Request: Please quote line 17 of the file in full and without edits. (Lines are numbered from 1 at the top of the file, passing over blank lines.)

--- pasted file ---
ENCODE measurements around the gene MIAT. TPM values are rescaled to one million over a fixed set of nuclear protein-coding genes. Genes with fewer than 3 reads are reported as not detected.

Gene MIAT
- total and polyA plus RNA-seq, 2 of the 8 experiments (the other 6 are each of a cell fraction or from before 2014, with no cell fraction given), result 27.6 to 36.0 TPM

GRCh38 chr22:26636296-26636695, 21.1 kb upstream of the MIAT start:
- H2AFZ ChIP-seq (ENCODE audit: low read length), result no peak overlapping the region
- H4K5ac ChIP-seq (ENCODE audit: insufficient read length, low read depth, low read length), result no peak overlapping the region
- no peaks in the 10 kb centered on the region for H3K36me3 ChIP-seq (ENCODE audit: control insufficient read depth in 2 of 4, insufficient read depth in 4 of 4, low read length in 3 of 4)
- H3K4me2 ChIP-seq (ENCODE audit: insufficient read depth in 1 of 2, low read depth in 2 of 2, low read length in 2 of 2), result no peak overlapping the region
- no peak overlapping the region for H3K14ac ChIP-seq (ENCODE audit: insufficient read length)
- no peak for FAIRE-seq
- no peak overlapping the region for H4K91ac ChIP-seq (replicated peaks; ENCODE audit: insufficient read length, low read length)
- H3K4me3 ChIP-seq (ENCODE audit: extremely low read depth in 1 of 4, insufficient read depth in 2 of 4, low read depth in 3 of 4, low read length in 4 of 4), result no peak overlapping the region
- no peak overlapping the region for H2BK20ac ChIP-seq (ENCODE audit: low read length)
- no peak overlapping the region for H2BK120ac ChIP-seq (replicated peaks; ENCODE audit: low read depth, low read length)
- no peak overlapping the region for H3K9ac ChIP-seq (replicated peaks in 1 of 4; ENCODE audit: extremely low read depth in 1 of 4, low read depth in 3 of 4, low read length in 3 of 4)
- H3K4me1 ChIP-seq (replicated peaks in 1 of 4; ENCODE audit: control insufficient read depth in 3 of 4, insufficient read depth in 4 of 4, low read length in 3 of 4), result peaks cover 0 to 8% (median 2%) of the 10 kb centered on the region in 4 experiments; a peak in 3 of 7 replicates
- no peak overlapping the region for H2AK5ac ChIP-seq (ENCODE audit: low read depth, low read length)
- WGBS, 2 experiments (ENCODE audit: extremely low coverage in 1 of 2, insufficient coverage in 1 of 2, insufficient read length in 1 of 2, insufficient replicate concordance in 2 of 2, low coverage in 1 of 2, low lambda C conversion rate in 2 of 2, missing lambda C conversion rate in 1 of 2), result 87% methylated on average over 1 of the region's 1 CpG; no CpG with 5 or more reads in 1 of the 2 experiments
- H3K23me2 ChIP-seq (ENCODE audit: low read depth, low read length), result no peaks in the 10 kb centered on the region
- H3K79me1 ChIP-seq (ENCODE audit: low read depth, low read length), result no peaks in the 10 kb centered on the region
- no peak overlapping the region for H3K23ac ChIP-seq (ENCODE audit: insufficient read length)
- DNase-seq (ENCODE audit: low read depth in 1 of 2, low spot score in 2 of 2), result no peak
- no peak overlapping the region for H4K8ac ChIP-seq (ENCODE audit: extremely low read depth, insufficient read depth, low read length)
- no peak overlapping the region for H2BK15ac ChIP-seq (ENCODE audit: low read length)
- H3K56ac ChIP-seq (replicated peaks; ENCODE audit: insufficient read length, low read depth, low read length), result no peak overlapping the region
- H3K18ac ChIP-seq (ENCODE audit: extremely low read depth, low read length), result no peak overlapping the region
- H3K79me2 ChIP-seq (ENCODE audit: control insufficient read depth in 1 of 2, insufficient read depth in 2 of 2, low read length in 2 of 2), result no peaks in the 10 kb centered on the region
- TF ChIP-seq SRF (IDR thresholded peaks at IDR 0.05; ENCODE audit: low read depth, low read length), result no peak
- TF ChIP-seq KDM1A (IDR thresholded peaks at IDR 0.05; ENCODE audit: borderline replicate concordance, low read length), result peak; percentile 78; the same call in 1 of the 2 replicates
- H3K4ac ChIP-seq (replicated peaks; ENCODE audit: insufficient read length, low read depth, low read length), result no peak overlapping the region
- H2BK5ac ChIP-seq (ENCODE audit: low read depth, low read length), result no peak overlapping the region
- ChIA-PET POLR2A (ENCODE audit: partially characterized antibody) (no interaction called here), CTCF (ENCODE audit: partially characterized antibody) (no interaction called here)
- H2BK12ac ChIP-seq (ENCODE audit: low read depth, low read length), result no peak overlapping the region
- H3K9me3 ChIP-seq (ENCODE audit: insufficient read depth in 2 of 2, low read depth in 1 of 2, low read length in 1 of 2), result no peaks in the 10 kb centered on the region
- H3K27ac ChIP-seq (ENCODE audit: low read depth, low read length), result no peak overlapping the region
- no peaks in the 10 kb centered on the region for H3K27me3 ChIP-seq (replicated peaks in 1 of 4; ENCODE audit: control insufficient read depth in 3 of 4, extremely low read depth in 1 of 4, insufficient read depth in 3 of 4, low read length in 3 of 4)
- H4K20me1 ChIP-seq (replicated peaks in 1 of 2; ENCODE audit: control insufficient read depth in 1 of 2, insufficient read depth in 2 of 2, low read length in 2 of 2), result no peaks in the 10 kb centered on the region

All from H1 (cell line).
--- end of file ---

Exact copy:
- no peak overlapping the region for H2AK5ac ChIP-seq (ENCODE audit: low read depth, low read length)